Phase 1: Investments Firms & Credit Institutions
(11 July 2020)
Phase 2: CCPs & CSDs
(11 July 2020)
Phase 3: Other Financial Counterparties
(11 Oct 2020)
Phase 4: Non Financial Counterparties
(11 Jan 2021)
In terms of products, Repurchase Agreements, Securities Borrowing and Lending, Buy Sell Backs, and Margin Lending (in relation to Prime Brokerage business) are in scope for SFTR. There is a total of 155 data fields to be reported, however combinations will be dependent on product and report action type.
Please see our FAQs below for further information on SFTR transaction reporting
SFTR FAQs (as at March 2020 )
Securities Financing Transactions Regulation (SFTR) is a European Union (EU) regulation which was introduced with the aim of reducing systemic risk in the Securities Financing Transaction (SFT) market by increasing transparency and surveillance.
Transaction reporting is a key part of the SFTR requirements and, in scope and content, is broadly aligned with EMIR transaction reporting (which applies in respect of derivative transactions).
SFTR transaction reporting has a wide industry scope in that it applies to both financial and non-financial counterparties, and generally, both sides of any transaction are required to be reported (ie it isn't a dealer-only style obligation) (see FAQ 10 for the exceptions to this rule).
There is a phased go-live for SFTR transaction reporting, with phase 1 counterparties (primarily dealers) coming into scope as of 11 July 2020.
The SFTR reporting obligation is phased in as follows:.
- Phase 1: Investment firms and credit institutions (11 July 2020)
- Phase 2: Central counterparties (CCPs) and central securities depositories (CSDs) (11 July 2020)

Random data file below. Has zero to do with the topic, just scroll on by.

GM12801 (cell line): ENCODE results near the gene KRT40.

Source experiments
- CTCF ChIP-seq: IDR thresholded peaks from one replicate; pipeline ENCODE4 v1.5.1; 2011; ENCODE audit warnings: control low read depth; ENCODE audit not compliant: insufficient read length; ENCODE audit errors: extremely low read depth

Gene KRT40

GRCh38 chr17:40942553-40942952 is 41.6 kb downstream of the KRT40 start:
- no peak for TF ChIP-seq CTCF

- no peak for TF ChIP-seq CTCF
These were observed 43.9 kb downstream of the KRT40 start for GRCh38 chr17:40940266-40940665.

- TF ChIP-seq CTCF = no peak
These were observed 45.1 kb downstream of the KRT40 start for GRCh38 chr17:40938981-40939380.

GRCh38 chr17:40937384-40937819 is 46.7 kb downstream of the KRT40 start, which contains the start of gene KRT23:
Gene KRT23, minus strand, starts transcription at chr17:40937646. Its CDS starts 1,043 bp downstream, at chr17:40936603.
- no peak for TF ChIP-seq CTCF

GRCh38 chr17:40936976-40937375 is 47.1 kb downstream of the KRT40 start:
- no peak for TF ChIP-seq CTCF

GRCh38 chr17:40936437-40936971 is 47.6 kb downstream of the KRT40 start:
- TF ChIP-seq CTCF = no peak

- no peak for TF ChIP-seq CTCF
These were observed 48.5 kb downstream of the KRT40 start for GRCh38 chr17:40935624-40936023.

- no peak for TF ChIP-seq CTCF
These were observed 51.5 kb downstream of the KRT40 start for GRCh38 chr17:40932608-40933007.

- Phase 3: Other financial counterparties – i.e. Insurance, UCITS, AIF, pension funds (11 October 2020)
- Phase 4: Non-financial counterparties (NFCs) (11 January 2021
The following products are in scope of SFTR:
a) repurchase transaction;
b) securities or commodities lending and securities or commodities borrowing;
c) buy-sell back transaction or sell-buy back transaction; or
d) margin lending transaction, related to prime brokerage activity
SFTR transaction reporting applies to all counterparties that are established:
- in the EU, including all its branches irrespective of where they are located; or
- in a third country, if the SFT is concluded in the course of the operations of a branch of that entity in the EU
Even if you do not fall into scope directly, if your counterparty does, you will need to provide them your classification for their reporting purposes.
- Transaction reports: both new transactions and life cycle events
- Daily CCP Margin reports - reports to provide changes in initial and variation margin that a reporting counterparty posts with regards to CCP-cleared SFTs.
- Daily Collateral Re-use reports - reporting of the changes in the reuse of collateral, the reinvestment of cash or the margin lending funding sources.
It is key that all entities determine their SFTR classification and communicate this to their counterparties in order to facilitate timely and accurate market-wide SFTR reporting.
What is your SFTR Classification?
Financial Counterparty (FC) – You will be an FC if you are an authorised investment firm; credit institution; insurance undertaking or a reinsurance undertaking; UCITS and, where relevant, its management company; AIF managed by AIFMs; an institution for occupational retirement provision (i.e. pension scheme arrangement); CCP or CSD
Non-Financial Counterparty (NFC) – You will be defined as an NFC if you are an 'undertaking' established in the EU or in a third country and don't fall into the 'financial counterparties' definition
Small Medium Enterprise Non-Financial Counterparty (SME NFC) – You will be an SME NFC if you are a non financial counterparty which does not exceed the limits of at least two of the three following criteria: